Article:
To understand the context to the massacre, it is necessary to go back to the rise of the ultra-nationalist Serb paramilitary forces, the Chetniks, fighting against the Ottoman Empire at the beginning of 20th century. Hatred against the Ottomans was their driving force. However, after WWII, Marshal Tito was able to maintain peaceful coexistence among the nations of the Yugoslav Federation under Communism through his authoritarian statesmanship until his death in 1980. In 1991, the country started disintegrating due to unrest and civil wars.
The Socialist Republic of Bosnia and Herzegovina was one of Yugoslavia’s six federal units during Tito era. It mainly consisted of three equal people: Muslims (renamed Bosniaks), Serbs, and Croats, with populations of 43%, 31% and 17% respectively. In the first democratic multiparty elections in Bosnia and Herzegovina in November 1990, the three political parties represented by the three peoples reached a power-sharing agreement. In October 1991, the Bosnian Parliament approved a ‘Memorandum on Sovereignty’. It then held a referendum on the independence of Bosnia and Herzegovina but most Serbs boycotted the process. As a result the Bosnian parliament proclaimed the Republic’s independence from Yugoslavia on 6 March. This was immediately recognised by the European Community and the USA on the 6 and 7 April 1992, respectively. The Serbs’ Assembly in Banja Luka retaliated by severing all ties with Bosnia and Herzegovina. The name ‘Republika Srpska’ was adopted on 12 August 1992 and the Bosnian Serb forces waged a campaign of ethnic cleansing in order to create an ‘ethnically pure’ state of Republika Srpska. Bosniaks suffered the full brunt of this assault – including ethnic cleansing, rape and humiliation – from 1992 to 1995.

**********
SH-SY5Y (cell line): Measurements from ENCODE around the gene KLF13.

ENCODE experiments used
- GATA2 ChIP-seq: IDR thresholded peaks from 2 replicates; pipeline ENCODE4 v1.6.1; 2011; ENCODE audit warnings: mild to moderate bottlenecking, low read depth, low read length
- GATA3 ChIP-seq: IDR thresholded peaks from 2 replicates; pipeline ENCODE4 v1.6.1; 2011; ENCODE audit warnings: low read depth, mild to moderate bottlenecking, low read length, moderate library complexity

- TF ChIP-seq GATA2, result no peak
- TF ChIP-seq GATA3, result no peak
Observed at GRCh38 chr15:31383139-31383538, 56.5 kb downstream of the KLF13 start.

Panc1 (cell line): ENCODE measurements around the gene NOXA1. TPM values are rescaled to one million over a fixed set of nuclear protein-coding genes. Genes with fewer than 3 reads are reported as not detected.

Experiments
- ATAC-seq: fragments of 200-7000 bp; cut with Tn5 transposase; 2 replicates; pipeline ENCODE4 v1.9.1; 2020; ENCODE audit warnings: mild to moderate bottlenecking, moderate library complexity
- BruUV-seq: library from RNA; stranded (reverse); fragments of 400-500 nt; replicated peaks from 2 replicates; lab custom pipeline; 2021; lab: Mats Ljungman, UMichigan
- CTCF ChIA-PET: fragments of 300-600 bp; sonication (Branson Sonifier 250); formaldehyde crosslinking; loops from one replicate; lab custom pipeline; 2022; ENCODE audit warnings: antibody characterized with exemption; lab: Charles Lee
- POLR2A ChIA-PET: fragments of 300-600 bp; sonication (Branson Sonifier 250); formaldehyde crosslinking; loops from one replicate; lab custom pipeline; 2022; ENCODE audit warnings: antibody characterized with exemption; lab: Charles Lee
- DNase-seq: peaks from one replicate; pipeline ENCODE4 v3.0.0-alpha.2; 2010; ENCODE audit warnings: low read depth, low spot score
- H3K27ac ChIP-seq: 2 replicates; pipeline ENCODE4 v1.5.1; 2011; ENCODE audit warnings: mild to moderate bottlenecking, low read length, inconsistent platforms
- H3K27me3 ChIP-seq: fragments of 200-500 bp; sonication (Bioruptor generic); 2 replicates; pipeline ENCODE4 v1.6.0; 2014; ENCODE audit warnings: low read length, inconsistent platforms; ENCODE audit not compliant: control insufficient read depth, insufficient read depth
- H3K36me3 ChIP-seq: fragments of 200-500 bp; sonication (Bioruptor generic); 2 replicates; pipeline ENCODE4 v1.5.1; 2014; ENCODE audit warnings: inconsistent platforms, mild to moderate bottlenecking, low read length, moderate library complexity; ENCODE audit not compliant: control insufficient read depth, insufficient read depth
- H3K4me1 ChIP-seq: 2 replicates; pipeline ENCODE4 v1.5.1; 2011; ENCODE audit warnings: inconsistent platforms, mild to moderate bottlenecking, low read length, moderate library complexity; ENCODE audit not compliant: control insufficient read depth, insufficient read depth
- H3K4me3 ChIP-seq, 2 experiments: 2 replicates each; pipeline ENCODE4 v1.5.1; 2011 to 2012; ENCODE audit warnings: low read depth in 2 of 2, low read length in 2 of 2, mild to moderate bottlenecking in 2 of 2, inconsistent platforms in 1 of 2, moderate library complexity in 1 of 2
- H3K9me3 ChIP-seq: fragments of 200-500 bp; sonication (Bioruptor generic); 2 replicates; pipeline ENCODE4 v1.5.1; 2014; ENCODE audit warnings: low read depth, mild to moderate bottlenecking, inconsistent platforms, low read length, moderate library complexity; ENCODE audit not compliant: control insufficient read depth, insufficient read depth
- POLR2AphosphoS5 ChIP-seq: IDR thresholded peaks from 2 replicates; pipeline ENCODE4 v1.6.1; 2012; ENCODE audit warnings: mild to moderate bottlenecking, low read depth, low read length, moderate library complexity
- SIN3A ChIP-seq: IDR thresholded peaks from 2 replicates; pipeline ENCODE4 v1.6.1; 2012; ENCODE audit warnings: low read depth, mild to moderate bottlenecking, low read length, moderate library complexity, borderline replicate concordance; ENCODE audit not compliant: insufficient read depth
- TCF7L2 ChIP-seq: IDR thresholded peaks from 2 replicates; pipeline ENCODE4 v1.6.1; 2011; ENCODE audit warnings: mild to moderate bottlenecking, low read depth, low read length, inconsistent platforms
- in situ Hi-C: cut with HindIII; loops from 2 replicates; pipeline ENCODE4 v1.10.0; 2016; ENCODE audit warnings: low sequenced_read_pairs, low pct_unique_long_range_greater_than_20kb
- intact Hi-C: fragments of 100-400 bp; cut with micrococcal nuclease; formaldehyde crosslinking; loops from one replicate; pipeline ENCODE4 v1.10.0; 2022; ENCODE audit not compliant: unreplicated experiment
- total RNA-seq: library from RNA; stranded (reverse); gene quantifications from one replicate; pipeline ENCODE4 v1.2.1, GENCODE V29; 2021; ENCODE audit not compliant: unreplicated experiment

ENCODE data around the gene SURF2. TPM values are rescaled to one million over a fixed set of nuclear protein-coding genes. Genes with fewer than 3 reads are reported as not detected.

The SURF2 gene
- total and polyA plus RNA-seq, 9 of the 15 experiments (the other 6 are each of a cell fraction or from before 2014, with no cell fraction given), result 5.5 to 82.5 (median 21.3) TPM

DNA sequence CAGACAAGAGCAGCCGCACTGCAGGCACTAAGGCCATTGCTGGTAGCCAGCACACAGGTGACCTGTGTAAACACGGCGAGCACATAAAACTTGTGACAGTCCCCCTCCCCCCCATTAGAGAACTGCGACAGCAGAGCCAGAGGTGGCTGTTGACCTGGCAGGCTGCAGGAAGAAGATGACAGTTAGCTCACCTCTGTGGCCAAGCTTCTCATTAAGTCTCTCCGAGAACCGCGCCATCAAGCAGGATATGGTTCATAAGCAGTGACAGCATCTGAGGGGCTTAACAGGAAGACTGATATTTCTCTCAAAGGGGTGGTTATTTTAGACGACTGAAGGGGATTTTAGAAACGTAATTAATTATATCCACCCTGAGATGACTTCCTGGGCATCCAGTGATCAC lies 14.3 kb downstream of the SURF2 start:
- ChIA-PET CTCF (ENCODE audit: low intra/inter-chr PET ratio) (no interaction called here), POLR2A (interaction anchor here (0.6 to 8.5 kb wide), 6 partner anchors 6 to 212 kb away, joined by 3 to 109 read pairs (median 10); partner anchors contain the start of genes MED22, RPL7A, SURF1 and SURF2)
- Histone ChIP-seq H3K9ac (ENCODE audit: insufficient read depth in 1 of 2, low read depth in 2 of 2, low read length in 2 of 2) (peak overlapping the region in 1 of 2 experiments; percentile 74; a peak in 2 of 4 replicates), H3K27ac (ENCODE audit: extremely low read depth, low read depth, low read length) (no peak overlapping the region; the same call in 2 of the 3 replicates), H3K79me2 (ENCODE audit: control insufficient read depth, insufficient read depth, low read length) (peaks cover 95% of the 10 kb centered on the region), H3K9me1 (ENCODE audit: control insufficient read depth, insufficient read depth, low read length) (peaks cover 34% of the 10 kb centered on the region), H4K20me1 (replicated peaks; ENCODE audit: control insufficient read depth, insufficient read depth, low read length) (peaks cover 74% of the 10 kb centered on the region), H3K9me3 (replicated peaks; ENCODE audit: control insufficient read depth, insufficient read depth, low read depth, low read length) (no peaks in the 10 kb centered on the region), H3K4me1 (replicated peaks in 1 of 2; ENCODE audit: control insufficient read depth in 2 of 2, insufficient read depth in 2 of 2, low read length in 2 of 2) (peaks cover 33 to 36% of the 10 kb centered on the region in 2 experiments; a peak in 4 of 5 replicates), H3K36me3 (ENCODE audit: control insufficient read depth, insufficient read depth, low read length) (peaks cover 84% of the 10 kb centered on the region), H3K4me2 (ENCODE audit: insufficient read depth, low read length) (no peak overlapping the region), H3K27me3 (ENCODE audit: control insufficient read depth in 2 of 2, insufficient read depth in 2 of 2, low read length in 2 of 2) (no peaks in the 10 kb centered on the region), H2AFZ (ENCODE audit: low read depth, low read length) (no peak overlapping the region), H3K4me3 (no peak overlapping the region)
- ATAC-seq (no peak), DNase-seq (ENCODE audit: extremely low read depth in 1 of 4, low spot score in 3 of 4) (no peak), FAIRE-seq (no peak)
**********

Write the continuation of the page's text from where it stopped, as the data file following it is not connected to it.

It was the painstaking effort by The International Commission on Missing Persons (ICMP) which accounted for all the missing people; the remains of almost 90% have been identified. The ICMP estimates that between 8,000 and 8,100 individuals went missing from the 1995 fall of Srebrenica. DNA bone samples, excavated from mass graves helped the ICMP account for the missing.
The question is: 17 years after the calamity, is Bosnia healing?
It is difficult to say. Bosniaks feel that the Dayton Peace Agreement was unfair. Bosnia signed up because, to most Bosniaks, an ‘unjust peace was better than just war’. The Bosnian Serb leadership today is still in a state of denial. The healing process needs an apology, which the Serb psyche has not yet grasped.
Bosnia and Herzegovina is a beautiful country with majestic mountains and pristine landscapes full of lakes, fountains and waterfalls. The people are warm-hearted, tolerant and respectful. The war and suffering has not been able to blot these qualities. The outgoing Grand Mufti takes inspiration from how the Prophet of Islam responded to the inhumanity of his adversaries. In response to the personal torment and humiliation that he faced, he did not seek revenge, but prayed for the guidance of all.
Image from: http://recorder.sayforward.com/category/calais-tags/bosnian-genocide